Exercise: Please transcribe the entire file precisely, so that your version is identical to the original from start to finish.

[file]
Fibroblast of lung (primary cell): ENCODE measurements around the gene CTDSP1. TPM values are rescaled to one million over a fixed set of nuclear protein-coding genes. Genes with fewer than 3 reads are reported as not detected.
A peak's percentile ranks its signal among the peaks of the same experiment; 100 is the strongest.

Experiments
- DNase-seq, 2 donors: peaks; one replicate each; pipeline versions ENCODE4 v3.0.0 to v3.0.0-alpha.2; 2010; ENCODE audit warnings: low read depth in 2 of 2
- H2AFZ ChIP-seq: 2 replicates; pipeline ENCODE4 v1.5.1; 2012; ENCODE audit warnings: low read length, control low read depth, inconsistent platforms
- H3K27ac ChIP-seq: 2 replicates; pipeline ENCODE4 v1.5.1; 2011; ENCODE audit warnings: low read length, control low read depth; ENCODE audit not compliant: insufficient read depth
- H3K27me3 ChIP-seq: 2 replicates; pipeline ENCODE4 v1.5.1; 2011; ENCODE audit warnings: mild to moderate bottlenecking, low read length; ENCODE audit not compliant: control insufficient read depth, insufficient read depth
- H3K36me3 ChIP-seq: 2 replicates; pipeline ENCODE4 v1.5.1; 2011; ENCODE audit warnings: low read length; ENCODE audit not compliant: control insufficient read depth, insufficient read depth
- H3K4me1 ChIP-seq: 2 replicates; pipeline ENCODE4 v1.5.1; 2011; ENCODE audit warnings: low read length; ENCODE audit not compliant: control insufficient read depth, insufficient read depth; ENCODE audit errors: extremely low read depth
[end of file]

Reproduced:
Fibroblast of lung (primary cell): ENCODE measurements around the gene CTDSP1. TPM values are rescaled to one million over a fixed set of nuclear protein-coding genes. Genes with fewer than 3 reads are reported as not detected.
A peak's percentile ranks its signal among the peaks of the same experiment; 100 is the strongest.

Experiments
- DNase-seq, 2 donors: peaks; one replicate each; pipeline versions ENCODE4 v3.0.0 to v3.0.0-alpha.2; 2010; ENCODE audit warnings: low read depth in 2 of 2
- H2AFZ ChIP-seq: 2 replicates; pipeline ENCODE4 v1.5.1; 2012; ENCODE audit warnings: low read length, control low read depth, inconsistent platforms
- H3K27ac ChIP-seq: 2 replicates; pipeline ENCODE4 v1.5.1; 2011; ENCODE audit warnings: low read length, control low read depth; ENCODE audit not compliant: insufficient read depth
- H3K27me3 ChIP-seq: 2 replicates; pipeline ENCODE4 v1.5.1; 2011; ENCODE audit warnings: mild to moderate bottlenecking, low read length; ENCODE audit not compliant: control insufficient read depth, insufficient read depth
- H3K36me3 ChIP-seq: 2 replicates; pipeline ENCODE4 v1.5.1; 2011; ENCODE audit warnings: low read length; ENCODE audit not compliant: control insufficient read depth, insufficient read depth
- H3K4me1 ChIP-seq: 2 replicates; pipeline ENCODE4 v1.5.1; 2011; ENCODE audit warnings: low read length; ENCODE audit not compliant: control insufficient read depth, insufficient read depth; ENCODE audit errors: extremely low read depth